The EU should act to reduce exposure to endocrine disrupting chemicals, the European Parliament said in adopting Swedish MEP Åsa Westlund’s recommendation to list those as "substances of very high concern" under the REACH chemicals regulation.
Endocrine disruptors have been linked to increase in cases of impaired sperm quality, early onset of puberty, certain cancers and other disorders.
MEPs said current EU rules should be examined with a view to updating or proposing new legislation to regulate those substances by June 2015 at the latest.
The resolution was adopted yesterday (14 March) in Strasbourg by 489 votes to 102, with 19 abstentions. It is legally non-binding, meaning that it does not introduce new obligations on companies or EU member states.
"This report aims to identify the way forward on how we should handle the issue of endocrine-disrupting chemicals. I want to make it clear that the time for political action has come," said Westlund (Socialists and Democrats).
Potential endocrine disruptors include substances such as steroid hormones, some pesticides, dioxins, and plastic additives, the Parliament said.
And while question marks remain over how those substances end up in humans, MEPs said legislative action should be taken quickly to protect human health, especially in vulnerable groups such as pregnant women and infants.
"Even if we do not have all the answers, we do know enough to regulate these substances in accordance with the precautionary principle," the resolution said.
Endocrine disruptors should be treated as "substances of very high concern" in the EU's REACH law, which regulates chemicals, the MEPs said.
Given the increase in hormone-related disorders over the past 20 years, MEPs urge increased investment in research and call on the European Commission to propose criteria to define and assess endocrine disruptors.
Monique Goyens, director general of the European Consumer Organisation (BEUC), told EURACTIV that the vote sends a "strong signal" that more must be done to effectively lower exposure to these hazardous chemicals for consumers and the environment.
"It is encouraging that the European Parliament decided to lead on hormone disrupting chemicals. The ball is now in the court of the European Commission to propose clear steps to adequately protect consumers," Goyens said.
The Health and Environment Alliance agreed. “The vote mirrors the implications of a recent World Health Organization and United Nations Environment Programme report, which clearly shows that this leading international health agency is very concerned about the potential negative health impact of EDCs,” said Lisette van Vliet, the group's senior policy advisor for chemicals and chronic disease prevention.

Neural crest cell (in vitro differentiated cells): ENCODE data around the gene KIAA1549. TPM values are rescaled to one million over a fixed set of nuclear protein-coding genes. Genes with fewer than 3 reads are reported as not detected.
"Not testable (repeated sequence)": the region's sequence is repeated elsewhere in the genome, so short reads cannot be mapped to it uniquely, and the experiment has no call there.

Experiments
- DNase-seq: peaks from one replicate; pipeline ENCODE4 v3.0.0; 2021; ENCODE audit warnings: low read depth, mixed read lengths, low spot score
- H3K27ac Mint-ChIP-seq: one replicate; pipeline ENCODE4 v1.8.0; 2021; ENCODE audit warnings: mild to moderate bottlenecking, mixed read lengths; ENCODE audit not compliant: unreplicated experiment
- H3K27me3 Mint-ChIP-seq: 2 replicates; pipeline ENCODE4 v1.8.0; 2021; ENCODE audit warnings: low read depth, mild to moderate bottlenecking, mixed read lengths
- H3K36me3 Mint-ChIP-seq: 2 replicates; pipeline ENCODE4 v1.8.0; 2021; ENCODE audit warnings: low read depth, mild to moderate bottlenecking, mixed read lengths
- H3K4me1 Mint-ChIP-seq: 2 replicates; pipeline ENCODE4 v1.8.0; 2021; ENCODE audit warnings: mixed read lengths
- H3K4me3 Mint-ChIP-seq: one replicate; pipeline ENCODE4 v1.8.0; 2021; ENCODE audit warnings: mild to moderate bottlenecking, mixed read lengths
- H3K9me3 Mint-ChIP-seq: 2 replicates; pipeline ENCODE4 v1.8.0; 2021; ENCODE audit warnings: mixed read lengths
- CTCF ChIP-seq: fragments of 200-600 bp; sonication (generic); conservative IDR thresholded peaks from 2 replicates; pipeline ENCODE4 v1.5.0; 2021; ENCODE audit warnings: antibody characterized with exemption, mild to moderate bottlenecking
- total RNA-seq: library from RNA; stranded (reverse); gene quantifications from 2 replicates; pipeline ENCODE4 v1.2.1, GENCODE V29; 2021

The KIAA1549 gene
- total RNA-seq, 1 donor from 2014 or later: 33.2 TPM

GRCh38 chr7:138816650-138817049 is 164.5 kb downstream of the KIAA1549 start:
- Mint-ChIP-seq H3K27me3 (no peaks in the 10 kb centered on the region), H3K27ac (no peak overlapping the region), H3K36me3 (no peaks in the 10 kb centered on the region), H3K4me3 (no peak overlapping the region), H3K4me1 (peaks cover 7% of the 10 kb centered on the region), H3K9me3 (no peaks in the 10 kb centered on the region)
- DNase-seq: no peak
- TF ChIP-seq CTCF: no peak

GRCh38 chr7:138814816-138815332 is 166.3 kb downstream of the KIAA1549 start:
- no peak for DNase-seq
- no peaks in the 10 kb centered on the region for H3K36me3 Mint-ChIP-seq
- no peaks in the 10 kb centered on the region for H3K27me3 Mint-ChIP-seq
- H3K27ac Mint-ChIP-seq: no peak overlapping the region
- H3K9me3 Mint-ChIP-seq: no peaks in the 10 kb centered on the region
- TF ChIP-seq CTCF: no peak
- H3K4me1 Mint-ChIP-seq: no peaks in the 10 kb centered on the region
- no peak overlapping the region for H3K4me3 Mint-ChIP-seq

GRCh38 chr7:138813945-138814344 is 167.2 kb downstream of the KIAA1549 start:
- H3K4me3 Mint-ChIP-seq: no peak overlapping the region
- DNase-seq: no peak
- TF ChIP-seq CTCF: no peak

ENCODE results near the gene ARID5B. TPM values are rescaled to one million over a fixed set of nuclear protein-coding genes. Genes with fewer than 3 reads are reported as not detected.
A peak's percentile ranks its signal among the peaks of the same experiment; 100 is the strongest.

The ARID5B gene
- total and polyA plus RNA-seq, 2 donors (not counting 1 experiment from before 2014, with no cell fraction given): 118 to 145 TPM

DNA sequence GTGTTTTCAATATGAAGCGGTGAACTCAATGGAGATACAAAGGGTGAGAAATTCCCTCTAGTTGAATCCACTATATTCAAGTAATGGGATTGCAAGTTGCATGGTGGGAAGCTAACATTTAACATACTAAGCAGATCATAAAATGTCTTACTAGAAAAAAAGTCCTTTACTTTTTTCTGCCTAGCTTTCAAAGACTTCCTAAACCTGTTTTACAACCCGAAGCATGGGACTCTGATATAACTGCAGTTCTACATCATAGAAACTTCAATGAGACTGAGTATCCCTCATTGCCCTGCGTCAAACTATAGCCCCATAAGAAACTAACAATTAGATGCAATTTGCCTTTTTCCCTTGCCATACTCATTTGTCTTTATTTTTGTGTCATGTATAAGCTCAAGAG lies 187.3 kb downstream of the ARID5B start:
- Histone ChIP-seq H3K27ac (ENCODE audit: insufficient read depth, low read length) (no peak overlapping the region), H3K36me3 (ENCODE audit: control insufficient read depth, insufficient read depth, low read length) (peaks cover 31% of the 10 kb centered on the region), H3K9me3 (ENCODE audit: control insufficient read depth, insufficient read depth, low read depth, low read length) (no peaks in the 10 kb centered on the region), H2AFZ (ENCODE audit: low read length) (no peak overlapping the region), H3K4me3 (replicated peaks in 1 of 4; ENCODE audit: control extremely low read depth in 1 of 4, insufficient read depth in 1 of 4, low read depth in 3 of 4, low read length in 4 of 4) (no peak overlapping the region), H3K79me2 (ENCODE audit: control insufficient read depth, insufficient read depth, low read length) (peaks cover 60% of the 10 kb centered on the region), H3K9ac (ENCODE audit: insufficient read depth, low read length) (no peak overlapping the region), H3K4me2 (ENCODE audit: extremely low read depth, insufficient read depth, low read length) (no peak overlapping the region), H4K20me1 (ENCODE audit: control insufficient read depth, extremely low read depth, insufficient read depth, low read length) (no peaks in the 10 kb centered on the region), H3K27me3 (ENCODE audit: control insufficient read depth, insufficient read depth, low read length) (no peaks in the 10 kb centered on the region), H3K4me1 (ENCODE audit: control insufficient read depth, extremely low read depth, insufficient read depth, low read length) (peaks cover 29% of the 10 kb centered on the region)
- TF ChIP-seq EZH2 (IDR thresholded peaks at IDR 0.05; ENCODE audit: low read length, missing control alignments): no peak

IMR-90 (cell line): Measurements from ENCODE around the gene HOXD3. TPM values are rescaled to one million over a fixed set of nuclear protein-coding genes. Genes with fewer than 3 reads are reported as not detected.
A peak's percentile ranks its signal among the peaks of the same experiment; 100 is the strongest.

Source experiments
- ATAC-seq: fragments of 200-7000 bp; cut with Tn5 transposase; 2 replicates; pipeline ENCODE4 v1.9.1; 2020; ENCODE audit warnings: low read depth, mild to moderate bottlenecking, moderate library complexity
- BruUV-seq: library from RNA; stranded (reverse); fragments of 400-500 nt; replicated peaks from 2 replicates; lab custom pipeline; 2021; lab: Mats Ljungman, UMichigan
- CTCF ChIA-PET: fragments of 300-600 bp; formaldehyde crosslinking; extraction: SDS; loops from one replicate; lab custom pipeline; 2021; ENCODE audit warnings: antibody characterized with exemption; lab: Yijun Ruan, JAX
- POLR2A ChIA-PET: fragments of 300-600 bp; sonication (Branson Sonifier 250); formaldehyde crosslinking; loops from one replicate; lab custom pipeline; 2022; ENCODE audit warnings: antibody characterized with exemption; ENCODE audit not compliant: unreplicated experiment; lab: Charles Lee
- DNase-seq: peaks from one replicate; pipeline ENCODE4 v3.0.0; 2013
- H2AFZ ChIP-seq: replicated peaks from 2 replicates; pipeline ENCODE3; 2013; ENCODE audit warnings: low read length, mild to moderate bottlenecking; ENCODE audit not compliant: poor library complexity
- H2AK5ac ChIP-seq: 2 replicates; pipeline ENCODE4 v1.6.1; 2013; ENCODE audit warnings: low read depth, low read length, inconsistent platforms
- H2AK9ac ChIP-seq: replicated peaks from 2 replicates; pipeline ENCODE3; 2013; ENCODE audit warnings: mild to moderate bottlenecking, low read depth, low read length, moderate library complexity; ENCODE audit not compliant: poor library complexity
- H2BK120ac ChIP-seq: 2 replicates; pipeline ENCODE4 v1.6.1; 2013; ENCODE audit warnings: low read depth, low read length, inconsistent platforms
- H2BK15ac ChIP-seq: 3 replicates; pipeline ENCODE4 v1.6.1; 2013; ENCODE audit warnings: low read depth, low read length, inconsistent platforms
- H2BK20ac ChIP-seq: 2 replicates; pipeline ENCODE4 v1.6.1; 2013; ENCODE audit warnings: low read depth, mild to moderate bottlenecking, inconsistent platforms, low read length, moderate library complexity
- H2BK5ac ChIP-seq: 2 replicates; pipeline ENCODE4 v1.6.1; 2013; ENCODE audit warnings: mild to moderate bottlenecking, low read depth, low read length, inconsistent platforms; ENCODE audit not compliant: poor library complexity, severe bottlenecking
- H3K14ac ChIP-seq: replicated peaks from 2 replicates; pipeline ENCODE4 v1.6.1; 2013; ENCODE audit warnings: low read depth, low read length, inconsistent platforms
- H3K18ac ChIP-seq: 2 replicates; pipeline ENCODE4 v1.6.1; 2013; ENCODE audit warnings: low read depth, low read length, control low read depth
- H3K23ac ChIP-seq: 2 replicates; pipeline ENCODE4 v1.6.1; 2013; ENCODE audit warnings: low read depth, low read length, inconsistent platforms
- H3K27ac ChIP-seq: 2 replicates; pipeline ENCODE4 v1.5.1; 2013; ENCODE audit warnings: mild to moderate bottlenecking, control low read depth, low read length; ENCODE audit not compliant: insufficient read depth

A report by UNEP and WHO, entitled The State of the Science on Endocrine Disrupting Chemicals 2012 and released in mid February, notes that although significant knowledge gaps remain about the links between the chemicals and some diseases, associations were apparent for harmful effects on the reproductive system, the neurological system, and increased risks for certain types of cancer.
EU countries take separate action
A number of EU member states have already legislated on endocrine disrupting chemicals on the basis of existing science to protect public health.
France has banned the use of the endocrine disruptor Bisphenol A (BPA) in all food contact materials intended for children under three years of age from 2013, and for all age groups as of 2015.
From January, Belgium has banned the use of BPA in food contact materials for children under three. Sweden has also banned BPA in children’s food contact materials starting this year.
Last year, Denmark announced that four phthalates (DEHP, DBP, DIBP and BBP) would no longer be allowed in shower curtains, table cloths and other consumer goods as they are endocrine disruptors. Danish authorities had already banned Bisphenol A in food contact materials for young children in 2010.
The Health and Environment Alliance welcomed the Parliament’s report, and particularly the way in which it recognises that the EU must shape its chemical policies to address vulnerable phases of life and the ‘cocktail effect’ of mixtures.
“We need an EU Strategy and laws that catch up to the reality of EDC exposures that our bodies face every day. The laws should protect us before every last scientist and the chemical manufacturing industry organisations concede the relationship between our internal contamination and our expanding rates of endocrine-related diseases,” said senior policy advisor for chemicals and chronic disease prevention Lisette van Vliet.
Human health depends on a well-functioning endocrine system to regulate the release of certain hormones that are essential for functions such as metabolism, growth and development, sleep and mood.
Some substances known as endocrine disruptors can alter the functions of this hormonal system increasing the risk of adverse health effects.
Some endocrine disrupting chemicals occur naturally, while synthetic varieties can be found in pesticides, electronics, personal care products and cosmetics. They can also be found as additives or contaminants in food.
- Public Health: MEPs call for clampdown on chemicals affecting hormones
- Environment: Endocrine disruptors website
NGOs & think tanks
- The Health and Environment Alliance (HEAL): Website
- The European Consumer Organisation (BEUC): Website
- United Nations and World Health Organisation: State of the science of endocrine disrupting chemicals - 2012